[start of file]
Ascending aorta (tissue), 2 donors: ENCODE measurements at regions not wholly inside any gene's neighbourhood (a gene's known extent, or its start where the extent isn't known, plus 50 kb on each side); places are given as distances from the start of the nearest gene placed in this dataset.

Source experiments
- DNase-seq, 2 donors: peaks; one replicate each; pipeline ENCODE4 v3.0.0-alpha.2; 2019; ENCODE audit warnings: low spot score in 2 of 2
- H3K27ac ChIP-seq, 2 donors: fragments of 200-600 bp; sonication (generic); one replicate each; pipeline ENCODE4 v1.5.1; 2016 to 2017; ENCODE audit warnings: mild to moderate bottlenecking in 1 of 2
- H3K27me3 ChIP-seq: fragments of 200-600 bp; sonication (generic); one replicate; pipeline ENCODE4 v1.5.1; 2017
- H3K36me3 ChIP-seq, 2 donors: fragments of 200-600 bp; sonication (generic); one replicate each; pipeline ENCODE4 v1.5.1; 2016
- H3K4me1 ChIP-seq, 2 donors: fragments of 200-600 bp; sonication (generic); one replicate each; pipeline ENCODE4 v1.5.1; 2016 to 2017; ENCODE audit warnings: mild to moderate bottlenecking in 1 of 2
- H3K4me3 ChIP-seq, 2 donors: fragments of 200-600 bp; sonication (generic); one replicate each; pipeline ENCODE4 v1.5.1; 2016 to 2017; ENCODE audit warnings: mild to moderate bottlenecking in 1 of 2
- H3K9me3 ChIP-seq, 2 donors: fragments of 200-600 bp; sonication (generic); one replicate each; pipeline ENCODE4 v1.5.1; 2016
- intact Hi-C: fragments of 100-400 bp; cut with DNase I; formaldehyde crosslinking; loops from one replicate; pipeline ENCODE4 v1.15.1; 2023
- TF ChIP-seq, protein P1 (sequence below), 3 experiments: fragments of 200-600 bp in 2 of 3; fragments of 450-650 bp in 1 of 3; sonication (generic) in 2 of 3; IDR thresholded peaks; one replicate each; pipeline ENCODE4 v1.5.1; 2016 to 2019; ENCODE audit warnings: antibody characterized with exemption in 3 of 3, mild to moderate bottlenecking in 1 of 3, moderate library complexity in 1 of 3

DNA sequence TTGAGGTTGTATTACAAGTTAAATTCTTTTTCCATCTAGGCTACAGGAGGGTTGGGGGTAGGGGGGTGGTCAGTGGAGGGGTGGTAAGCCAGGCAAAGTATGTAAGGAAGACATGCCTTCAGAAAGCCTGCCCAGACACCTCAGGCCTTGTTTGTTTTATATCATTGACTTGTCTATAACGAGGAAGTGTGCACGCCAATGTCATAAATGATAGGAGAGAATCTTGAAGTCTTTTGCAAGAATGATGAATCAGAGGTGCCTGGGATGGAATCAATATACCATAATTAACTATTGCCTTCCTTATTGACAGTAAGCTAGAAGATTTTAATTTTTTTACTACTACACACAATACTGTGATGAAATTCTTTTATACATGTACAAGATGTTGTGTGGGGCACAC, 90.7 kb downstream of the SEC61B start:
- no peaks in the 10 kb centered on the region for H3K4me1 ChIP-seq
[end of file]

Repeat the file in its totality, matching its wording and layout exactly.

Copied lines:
Ascending aorta (tissue), 2 donors: ENCODE measurements at regions not wholly inside any gene's neighbourhood (a gene's known extent, or its start where the extent isn't known, plus 50 kb on each side); places are given as distances from the start of the nearest gene placed in this dataset.

Source experiments
- DNase-seq, 2 donors: peaks; one replicate each; pipeline ENCODE4 v3.0.0-alpha.2; 2019; ENCODE audit warnings: low spot score in 2 of 2
- H3K27ac ChIP-seq, 2 donors: fragments of 200-600 bp; sonication (generic); one replicate each; pipeline ENCODE4 v1.5.1; 2016 to 2017; ENCODE audit warnings: mild to moderate bottlenecking in 1 of 2
- H3K27me3 ChIP-seq: fragments of 200-600 bp; sonication (generic); one replicate; pipeline ENCODE4 v1.5.1; 2017
- H3K36me3 ChIP-seq, 2 donors: fragments of 200-600 bp; sonication (generic); one replicate each; pipeline ENCODE4 v1.5.1; 2016
- H3K4me1 ChIP-seq, 2 donors: fragments of 200-600 bp; sonication (generic); one replicate each; pipeline ENCODE4 v1.5.1; 2016 to 2017; ENCODE audit warnings: mild to moderate bottlenecking in 1 of 2
- H3K4me3 ChIP-seq, 2 donors: fragments of 200-600 bp; sonication (generic); one replicate each; pipeline ENCODE4 v1.5.1; 2016 to 2017; ENCODE audit warnings: mild to moderate bottlenecking in 1 of 2
- H3K9me3 ChIP-seq, 2 donors: fragments of 200-600 bp; sonication (generic); one replicate each; pipeline ENCODE4 v1.5.1; 2016
- intact Hi-C: fragments of 100-400 bp; cut with DNase I; formaldehyde crosslinking; loops from one replicate; pipeline ENCODE4 v1.15.1; 2023
- TF ChIP-seq, protein P1 (sequence below), 3 experiments: fragments of 200-600 bp in 2 of 3; fragments of 450-650 bp in 1 of 3; sonication (generic) in 2 of 3; IDR thresholded peaks; one replicate each; pipeline ENCODE4 v1.5.1; 2016 to 2019; ENCODE audit warnings: antibody characterized with exemption in 3 of 3, mild to moderate bottlenecking in 1 of 3, moderate library complexity in 1 of 3

DNA sequence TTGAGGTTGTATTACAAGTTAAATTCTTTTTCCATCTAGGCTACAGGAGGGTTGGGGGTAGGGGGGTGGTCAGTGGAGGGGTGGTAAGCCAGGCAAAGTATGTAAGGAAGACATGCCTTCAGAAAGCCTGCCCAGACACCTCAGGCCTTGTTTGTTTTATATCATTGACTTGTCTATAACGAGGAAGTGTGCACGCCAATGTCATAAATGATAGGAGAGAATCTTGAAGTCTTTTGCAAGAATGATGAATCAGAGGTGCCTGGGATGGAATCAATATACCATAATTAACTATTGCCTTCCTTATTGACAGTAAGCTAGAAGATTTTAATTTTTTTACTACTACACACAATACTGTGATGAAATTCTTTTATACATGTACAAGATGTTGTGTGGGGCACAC, 90.7 kb downstream of the SEC61B start:
- no peaks in the 10 kb centered on the region for H3K4me1 ChIP-seq